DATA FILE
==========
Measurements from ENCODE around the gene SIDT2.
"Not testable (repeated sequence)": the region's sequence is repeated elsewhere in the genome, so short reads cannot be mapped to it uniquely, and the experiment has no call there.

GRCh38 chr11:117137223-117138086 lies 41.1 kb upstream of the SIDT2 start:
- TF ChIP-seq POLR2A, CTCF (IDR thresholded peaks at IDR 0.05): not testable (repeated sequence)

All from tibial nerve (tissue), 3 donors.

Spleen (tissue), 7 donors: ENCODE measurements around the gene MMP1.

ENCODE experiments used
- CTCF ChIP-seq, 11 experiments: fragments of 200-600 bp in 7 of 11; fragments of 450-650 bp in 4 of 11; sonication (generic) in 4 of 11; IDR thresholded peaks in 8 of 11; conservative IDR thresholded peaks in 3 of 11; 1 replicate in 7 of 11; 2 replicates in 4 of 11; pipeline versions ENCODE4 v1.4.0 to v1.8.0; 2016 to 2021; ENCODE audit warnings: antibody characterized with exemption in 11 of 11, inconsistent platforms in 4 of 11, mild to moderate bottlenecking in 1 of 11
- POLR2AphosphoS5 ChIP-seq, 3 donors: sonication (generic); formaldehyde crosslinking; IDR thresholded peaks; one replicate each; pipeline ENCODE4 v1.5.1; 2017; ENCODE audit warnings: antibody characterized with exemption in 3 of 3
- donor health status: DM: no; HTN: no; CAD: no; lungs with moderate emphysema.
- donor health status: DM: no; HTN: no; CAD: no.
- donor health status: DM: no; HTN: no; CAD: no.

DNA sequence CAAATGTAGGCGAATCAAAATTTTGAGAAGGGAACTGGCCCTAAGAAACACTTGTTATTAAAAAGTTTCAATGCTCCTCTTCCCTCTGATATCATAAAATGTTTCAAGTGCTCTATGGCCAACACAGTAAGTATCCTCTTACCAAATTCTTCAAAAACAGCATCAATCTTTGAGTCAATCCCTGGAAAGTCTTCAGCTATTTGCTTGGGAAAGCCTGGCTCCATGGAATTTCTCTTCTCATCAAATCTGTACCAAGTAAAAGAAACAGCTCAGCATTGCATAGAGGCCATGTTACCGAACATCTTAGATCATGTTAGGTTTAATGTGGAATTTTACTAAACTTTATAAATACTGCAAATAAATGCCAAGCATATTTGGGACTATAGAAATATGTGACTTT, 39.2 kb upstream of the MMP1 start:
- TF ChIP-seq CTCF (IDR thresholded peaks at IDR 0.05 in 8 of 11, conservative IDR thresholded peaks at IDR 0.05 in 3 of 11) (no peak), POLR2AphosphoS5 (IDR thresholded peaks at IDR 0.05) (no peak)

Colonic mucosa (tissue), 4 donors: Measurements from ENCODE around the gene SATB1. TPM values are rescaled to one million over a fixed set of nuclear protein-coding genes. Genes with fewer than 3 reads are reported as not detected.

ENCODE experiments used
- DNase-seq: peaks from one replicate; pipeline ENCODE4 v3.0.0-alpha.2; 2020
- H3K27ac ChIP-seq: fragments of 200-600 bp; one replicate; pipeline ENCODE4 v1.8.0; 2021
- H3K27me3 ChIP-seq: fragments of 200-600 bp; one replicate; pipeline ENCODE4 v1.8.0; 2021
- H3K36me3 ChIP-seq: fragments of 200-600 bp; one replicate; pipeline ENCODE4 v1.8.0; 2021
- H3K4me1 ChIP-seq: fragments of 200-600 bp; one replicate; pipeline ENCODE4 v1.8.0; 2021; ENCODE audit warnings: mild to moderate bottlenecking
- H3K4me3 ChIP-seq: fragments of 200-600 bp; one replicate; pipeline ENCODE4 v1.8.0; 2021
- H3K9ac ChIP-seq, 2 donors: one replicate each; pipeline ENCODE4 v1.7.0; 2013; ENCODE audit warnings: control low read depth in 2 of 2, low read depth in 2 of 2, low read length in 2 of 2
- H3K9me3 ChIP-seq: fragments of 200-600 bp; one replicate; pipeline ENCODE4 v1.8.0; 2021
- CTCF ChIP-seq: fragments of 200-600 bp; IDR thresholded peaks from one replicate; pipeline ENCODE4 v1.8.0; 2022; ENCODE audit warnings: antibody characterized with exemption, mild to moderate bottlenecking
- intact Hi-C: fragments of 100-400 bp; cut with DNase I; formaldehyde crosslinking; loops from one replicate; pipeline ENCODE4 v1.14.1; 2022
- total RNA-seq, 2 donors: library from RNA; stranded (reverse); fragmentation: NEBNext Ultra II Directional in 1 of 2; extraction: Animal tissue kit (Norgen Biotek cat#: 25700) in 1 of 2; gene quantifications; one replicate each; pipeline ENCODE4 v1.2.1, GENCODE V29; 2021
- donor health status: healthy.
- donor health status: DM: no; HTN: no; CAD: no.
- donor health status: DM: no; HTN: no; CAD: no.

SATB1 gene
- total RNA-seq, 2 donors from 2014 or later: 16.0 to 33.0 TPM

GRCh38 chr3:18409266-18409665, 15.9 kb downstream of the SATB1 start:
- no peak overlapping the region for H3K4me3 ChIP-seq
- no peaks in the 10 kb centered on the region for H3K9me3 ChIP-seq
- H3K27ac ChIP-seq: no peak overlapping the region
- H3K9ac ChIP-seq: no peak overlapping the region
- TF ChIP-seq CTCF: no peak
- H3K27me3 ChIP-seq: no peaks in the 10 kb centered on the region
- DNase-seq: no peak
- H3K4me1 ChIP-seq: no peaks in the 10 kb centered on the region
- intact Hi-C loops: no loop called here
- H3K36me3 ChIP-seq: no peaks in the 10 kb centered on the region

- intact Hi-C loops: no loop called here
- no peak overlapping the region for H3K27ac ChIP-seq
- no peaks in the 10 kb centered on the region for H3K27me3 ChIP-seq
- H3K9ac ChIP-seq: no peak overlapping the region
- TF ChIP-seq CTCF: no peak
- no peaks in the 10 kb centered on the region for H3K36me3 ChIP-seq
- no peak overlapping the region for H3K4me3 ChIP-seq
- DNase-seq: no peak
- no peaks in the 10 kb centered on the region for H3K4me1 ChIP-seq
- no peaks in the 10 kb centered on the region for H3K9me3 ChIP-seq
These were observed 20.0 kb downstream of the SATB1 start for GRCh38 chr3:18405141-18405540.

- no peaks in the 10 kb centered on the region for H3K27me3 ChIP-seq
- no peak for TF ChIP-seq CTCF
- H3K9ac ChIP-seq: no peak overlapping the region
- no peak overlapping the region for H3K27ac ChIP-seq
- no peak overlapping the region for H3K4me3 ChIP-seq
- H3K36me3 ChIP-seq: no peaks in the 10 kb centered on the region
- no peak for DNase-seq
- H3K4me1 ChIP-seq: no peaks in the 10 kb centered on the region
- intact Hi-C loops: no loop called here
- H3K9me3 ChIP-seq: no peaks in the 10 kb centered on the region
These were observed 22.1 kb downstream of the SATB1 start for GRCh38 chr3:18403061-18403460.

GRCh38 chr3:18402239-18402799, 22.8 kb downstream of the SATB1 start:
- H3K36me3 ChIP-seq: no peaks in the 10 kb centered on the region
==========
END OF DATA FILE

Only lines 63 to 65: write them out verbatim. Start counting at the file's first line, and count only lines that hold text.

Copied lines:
- intact Hi-C loops: no loop called here
- H3K9me3 ChIP-seq: no peaks in the 10 kb centered on the region
These were observed 22.1 kb downstream of the SATB1 start for GRCh38 chr3:18403061-18403460.